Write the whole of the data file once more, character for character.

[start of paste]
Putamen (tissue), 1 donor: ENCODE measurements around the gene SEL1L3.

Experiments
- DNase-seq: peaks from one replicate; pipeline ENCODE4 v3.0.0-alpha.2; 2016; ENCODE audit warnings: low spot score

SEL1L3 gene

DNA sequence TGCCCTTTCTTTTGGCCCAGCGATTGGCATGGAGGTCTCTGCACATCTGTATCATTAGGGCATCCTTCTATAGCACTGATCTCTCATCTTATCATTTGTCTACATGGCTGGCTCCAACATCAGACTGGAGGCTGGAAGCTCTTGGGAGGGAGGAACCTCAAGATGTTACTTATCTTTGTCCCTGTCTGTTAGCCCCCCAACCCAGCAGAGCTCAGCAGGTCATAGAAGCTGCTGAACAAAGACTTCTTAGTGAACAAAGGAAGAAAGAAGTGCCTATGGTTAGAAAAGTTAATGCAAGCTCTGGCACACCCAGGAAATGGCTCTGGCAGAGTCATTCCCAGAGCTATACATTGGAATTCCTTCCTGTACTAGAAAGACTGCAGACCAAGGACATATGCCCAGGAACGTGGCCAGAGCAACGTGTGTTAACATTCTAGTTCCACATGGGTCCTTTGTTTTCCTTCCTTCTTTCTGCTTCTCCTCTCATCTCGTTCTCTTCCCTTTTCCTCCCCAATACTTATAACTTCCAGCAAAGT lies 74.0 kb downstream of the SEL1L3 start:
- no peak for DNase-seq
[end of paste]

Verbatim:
Putamen (tissue), 1 donor: ENCODE measurements around the gene SEL1L3.

Experiments
- DNase-seq: peaks from one replicate; pipeline ENCODE4 v3.0.0-alpha.2; 2016; ENCODE audit warnings: low spot score

SEL1L3 gene

DNA sequence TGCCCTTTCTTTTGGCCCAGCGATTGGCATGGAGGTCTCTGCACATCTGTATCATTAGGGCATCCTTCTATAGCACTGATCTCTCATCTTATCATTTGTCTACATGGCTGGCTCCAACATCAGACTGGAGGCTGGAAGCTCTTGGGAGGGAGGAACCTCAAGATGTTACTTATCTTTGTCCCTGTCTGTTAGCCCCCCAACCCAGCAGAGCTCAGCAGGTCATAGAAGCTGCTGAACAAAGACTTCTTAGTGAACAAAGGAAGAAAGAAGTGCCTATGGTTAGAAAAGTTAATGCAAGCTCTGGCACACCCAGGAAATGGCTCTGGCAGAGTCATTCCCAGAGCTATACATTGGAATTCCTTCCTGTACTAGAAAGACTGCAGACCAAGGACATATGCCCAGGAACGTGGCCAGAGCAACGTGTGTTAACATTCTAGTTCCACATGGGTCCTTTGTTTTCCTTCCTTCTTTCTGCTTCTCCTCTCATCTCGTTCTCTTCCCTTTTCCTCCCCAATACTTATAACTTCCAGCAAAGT lies 74.0 kb downstream of the SEL1L3 start:
- no peak for DNase-seq